(Now that we have come to the main subject of this review, let me note, in the interest of full disclosure, that I teach in the English Department of Nebraska Wesleyan and that Professor Pokora is a longtime friend and colleague, as are a few other members of Call to Action Nebraska. Like anyone who has lived in Lincoln for a long time, I also have Catholic friends and colleagues who fully support the decisions of the diocese, as well as a few who would rather just not talk about it.)
Given her participation in Call to Action, Professor Pokora’s account of the controversy is obviously not impartial, but she does try to be fair—Bishop Bruskewitz and other officials of the diocese are quoted frequently, often at length—and she does maintain a sober, temperate tone.
After her introduction, mostly cast in the first person, she devotes three chapters to a kind of precursor episode. In the early 1980s Bishop Glennan Flavin announced that henceforth only “instituted lectors” could read from the Scriptures during services. The most visible effect of this was the exclusion of women from this role, although many women had been doing so in Lincoln and elsewhere since the Second Vatican Council in the 1960s. In response, some local Catholics formed the group Catholics for Active Liturgical Life (CALL), seeking to be heard on this and other policies of Bishop Flavin, who seems to have sought to minimize or eliminate any participation by girls or women in church roles unrelated to cooking and cleaning. He also disapproved of priests wearing sandals or beards.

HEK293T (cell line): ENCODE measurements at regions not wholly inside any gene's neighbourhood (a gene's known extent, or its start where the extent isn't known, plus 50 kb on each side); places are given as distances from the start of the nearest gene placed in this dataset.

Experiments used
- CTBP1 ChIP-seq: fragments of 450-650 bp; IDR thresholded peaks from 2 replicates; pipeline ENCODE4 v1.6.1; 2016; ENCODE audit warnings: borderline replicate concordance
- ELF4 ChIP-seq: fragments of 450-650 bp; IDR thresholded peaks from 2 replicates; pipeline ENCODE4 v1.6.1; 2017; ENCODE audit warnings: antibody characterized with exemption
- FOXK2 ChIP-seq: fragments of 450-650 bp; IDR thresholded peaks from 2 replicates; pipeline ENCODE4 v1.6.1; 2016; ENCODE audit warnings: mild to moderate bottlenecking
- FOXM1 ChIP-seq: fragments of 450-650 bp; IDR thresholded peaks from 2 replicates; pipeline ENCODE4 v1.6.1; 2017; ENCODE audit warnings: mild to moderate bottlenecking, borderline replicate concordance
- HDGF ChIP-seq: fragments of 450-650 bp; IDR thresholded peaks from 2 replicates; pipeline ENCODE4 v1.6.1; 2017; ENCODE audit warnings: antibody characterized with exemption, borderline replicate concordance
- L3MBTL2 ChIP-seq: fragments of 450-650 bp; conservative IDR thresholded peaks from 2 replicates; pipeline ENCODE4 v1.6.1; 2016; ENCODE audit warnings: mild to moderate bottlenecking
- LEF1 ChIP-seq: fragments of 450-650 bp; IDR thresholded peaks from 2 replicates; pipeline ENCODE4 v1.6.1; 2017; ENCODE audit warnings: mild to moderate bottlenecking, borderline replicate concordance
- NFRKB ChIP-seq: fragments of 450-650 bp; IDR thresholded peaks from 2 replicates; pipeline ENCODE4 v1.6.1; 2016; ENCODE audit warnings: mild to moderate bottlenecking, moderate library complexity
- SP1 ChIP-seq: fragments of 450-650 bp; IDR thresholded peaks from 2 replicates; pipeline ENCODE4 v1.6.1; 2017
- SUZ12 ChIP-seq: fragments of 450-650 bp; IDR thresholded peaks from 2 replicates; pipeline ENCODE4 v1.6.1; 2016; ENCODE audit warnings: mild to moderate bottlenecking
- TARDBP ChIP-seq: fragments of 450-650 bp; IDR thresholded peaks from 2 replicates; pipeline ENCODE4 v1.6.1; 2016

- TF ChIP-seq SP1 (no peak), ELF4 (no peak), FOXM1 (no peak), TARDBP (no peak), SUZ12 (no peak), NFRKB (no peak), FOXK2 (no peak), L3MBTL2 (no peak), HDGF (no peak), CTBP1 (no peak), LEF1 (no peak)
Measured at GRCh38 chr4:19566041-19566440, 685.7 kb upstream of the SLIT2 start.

This episode sets the main themes of the later, more famous one: A group of Catholic laypersons hopes to be heard on some policy question of spiritual urgency to them; the local hierarchy responds by insisting on unconditional obedience.
The arrival in 1992 of a new bishop, Fabian Bruskewitz, led to an easing of some of the policies set by Bishop Flavin—though Bishop Bruskewitz emphasized that the adjustments had nothing to do with pressure from CALL—and the group disbanded in 1993. The need for some similar forum to discuss progressive possibilities with the Roman Catholic tradition led to the formation of a Call to Action chapter in February 1996, with the swift consequences outlined above.
Professor Pokora’s presentation of this episode makes fascinating reading because she has done a convincing job of mining primary sources. Bishop Bruskewitz declined to be interviewed, but the Call to Action Nebraska archive does contain some of his official correspondence, and the diocesan newspaper, the Southern Nebraska Register, covered the events thoroughly from the hierarchy’s perspective. The local media took great interest, as did the national media, especially the National Catholic Reporter, and Professor Pokora also takes full advantage of her access to past and present members of Call to Action Nebraska. On the evidence of these chapters, Professor Pokora is a talented interviewer; the testimony she draws from these individuals is rich, personal, thoughtful, and moving.